• I'd agree with AR. All her stories seem to come out of a whole, solid, breathing, meticulously formed background. (Atwood, now, those could be condensed novels, lots of them.) I hadn't noticed the monotony of male behavior you mention, perhaps because I was focusing more on the women; my fault. But the stories are so tender-crisp and salty, I love them.

    • Yes! I agree with him, too. And love your formulation of "a whole solid, breathing, meticulously formed background." You've intrigued me about Atwood's short stories—I keep meaning to look up her collection Surfacing as part of this project on disgust I'm contemplating...

  • "the human tendency to feel pride in one's flaws and shame in one's strengths"

    I love that not only because it so fitting a description of a facet of Munro's short story work but resonates personally for me. Well said. And I also think that the men are cut from the same mold here, almost as a foil though in some cases. Women's character/personality emerge against similar models of male oppression. That sounds over the top as I write it because her presentation is subtle but I think that is it.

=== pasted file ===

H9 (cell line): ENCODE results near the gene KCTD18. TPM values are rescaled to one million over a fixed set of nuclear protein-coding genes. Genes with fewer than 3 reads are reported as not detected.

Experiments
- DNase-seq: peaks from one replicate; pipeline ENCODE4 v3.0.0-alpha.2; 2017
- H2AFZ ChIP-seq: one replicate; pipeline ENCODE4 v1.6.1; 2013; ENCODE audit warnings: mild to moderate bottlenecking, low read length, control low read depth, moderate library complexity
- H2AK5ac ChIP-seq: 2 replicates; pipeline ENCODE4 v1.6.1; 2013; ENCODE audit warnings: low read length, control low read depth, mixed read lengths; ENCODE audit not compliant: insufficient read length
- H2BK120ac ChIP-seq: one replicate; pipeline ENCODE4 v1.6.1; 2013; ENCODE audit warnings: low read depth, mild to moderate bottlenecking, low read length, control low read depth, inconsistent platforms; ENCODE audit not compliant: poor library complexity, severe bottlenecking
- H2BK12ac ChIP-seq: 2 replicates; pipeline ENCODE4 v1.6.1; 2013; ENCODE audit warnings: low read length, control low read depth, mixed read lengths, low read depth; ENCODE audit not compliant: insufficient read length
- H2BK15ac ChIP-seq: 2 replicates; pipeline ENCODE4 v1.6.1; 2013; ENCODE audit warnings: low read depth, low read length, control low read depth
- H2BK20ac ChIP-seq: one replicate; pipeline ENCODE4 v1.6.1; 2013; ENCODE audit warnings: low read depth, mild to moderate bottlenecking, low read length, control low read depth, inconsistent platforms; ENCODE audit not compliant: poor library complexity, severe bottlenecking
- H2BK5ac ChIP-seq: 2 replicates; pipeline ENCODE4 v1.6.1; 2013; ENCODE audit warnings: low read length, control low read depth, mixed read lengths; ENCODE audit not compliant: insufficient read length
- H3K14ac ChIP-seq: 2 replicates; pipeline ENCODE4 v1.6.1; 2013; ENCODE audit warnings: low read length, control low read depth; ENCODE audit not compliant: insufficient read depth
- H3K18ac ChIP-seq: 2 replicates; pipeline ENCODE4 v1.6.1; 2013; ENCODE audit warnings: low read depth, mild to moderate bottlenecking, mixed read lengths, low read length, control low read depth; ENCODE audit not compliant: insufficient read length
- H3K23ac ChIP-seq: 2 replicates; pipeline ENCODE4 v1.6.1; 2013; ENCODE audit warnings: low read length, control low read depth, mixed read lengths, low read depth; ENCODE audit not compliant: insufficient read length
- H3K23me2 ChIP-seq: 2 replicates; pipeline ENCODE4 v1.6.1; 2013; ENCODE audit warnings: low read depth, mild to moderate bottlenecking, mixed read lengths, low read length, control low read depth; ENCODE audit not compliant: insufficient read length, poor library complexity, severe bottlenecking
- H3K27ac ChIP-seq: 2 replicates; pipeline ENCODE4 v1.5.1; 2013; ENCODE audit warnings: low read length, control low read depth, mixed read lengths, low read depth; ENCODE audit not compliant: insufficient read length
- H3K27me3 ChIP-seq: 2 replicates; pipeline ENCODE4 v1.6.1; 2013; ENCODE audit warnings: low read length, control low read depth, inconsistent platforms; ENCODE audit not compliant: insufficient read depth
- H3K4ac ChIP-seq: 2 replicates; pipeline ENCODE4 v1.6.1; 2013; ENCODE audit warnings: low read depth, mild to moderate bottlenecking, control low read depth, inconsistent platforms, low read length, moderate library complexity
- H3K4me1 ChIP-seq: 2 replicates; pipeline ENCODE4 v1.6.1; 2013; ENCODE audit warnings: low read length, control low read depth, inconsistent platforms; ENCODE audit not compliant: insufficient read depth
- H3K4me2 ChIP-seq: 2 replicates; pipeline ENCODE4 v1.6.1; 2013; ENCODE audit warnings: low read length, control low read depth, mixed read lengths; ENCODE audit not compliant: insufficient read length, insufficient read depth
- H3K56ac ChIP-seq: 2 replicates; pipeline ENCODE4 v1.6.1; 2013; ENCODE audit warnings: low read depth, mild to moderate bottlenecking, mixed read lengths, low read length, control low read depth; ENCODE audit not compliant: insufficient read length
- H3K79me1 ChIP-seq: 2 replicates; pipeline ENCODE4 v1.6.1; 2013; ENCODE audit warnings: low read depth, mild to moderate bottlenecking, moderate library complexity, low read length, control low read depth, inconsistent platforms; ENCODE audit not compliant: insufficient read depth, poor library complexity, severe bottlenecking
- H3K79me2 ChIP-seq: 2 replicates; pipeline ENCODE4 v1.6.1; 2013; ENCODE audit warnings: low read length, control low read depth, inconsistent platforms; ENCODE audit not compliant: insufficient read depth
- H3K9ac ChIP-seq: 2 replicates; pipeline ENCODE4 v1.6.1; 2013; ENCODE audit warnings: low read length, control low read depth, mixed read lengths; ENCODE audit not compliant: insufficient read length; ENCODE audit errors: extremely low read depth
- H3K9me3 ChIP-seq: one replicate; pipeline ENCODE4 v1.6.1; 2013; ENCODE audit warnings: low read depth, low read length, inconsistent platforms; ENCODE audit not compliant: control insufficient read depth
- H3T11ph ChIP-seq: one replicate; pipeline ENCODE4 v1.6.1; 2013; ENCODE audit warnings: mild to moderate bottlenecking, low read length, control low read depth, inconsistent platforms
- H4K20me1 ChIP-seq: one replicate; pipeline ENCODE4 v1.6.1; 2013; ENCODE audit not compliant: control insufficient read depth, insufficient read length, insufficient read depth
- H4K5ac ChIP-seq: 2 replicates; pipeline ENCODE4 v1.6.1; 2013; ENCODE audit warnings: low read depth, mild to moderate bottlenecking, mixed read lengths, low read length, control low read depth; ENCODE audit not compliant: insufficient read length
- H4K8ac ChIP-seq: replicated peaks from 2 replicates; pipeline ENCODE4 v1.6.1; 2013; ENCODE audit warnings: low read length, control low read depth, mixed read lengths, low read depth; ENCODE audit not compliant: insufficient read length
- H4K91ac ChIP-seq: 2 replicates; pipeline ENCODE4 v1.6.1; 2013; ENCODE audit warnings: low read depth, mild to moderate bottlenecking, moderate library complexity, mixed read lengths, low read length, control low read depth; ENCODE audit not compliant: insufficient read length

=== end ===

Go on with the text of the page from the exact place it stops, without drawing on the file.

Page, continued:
Always prefer to dip into short story collections, and often think that I should write of them one by one rather than as a collection when I finish.

    • Thanks, Frances! Speaking of personal resonance, there was a lot that hit uncomfortably close to home for me in this collection, which added to the "little goes a long way" feeling. I'm split on how to read short story collections in general; sometimes reading one back-to-back can result in a larger-than-the-sum-of-its-parts experience, but other times, as you say, the individual pieces are stronger on their own. I also like your formulation of the men providing a uniform background for the women's development—agree that without Munro's trademark subtlety, this would never come off as well!